A survey published today finds that while there is a significant amount of dissatisfaction with chatbots, interactive voice response (IVR) services and conversational assistants, enthusiasm for the ChatGPT platform among digital quality testing professionals is a lot higher.
Conducted by Applause, a provider of a platform for accessing a networking of independent testers, the survey of 5,200 digital quality testing professionals finds nearly one-third (30%) of respondents are dissatisfied with their current chatbot, IVR and conversational assistant experiences, with wrong answers (29%) and a lack of understanding (24%) as the top two reasons cited.
Nearly three quarters (74%) said they had a positive experience with the ChatGPT generative artificial intelligence (AI) platform, with more than two-thirds (67%) reporting the platform provided helpful answers to questions. In terms of work-related tasks, most said ChatGPT would either be “very” (43%) or “somewhat” (37%) helpful.
The survey results suggest that enthusiasm for ChatGPT as an alternative approach for automating customer service and support is surprisingly high, says Luke Damian, chief growth officer for Applause. “Most digital quality testing professionals tend to be dubious of cool prototypes,” he added.
Despite current levels of enthusiasm, however, the survey also finds 86% of survey respondents are concerned about biases that might be baked into the ChatGPT platform. As such, many expect to continue to invest in other AI technologies, with 92% of respondents expecting companies to have chatbots in their applications or websites, with 44% expecting mobile applications to have voice assistants. A full 86% said they also expect to be greeted by an IVR system when they call a business.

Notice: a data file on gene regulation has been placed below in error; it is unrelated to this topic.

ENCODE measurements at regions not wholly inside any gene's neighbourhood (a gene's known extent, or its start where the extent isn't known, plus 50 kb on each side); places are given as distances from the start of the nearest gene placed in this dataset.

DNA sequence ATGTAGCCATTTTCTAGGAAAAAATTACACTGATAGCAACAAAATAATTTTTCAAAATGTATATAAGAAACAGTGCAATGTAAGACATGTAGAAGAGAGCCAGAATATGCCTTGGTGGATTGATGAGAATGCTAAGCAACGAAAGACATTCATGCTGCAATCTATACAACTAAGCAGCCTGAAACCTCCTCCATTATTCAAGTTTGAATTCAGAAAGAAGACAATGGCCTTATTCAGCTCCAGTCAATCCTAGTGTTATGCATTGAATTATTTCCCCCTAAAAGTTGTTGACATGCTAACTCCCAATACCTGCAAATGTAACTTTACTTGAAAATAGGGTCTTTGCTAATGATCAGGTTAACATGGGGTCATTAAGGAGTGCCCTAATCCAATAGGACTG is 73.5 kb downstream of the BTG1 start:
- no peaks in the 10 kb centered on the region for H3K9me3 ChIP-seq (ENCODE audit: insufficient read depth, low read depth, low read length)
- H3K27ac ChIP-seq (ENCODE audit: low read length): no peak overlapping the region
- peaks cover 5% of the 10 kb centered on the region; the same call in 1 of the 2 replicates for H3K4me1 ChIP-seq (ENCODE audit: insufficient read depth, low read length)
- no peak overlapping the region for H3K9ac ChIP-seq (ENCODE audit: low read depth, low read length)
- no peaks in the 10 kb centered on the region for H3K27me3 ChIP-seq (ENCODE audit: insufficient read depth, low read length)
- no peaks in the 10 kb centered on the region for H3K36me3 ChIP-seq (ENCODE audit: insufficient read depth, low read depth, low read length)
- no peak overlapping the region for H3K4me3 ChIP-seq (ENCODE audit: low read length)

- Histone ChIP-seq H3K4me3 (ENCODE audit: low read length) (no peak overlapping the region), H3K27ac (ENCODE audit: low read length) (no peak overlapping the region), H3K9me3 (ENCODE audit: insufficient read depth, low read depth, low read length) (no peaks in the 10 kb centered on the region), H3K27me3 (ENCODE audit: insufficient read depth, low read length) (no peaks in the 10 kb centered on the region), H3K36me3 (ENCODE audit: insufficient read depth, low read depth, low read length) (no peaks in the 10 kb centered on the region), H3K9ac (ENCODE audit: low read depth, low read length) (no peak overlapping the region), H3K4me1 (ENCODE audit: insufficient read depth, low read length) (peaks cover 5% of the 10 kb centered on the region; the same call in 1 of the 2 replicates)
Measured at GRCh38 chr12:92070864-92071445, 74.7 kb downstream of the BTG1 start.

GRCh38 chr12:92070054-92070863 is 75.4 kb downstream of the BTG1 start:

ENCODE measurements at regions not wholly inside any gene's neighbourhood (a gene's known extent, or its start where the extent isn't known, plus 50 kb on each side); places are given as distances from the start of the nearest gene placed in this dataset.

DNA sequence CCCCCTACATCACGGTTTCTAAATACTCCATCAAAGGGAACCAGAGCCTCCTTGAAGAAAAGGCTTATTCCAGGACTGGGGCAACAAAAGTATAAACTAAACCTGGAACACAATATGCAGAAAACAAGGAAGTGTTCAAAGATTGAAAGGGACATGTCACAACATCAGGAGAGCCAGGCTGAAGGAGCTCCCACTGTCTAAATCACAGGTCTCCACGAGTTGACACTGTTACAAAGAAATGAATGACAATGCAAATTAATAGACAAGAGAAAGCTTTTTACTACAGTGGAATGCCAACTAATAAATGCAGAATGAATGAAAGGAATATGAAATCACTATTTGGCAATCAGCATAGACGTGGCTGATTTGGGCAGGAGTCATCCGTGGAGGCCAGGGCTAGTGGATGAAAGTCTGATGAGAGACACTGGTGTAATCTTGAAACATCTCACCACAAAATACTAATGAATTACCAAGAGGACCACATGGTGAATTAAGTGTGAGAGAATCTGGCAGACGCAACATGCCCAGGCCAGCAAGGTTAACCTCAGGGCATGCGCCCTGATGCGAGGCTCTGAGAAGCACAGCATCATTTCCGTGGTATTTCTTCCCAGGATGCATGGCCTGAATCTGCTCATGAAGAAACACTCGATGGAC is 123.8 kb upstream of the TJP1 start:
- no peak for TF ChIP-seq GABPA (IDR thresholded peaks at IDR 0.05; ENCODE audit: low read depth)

It’s not clear how customer service and support systems might invoke ChatGPT but there is an application programming interface (API) that can be used to launch ChatGPT prompts from within an application. Some organizations may conversely opt to employ a generative AI platform that has been specifically trained on a corpus of data that is applicable to their vertical industry. Regardless of approach, it’s clear that once trust is established next-generation AI platforms are going to have a profound impact on how customer service and support is delivered. “It will be pervasive,” says Damian.
Trust, of course, is easily won and lost. It only takes a few wrong answers for a user of a platform to become wary of everything else an AI platform might present. Organizations that employ generative AI without first validating the results are likely to be subject to social media ridicule, so caution is advisable.
Nevertheless, no organization wants to be left behind once a specific technology becomes a capability that is routinely expected. The issue now becomes what role existing customer service and support professionals play as more issues are handled by generative AI platforms. There will always be complex problems that require human intervention, but most routine issues might be easily resolved via a ChatGPT prompt. The challenge, of course, is making it simple as possible to find the right answer without requiring an end user to have advanced prompt engineering skills to interrogate a generative AI platform.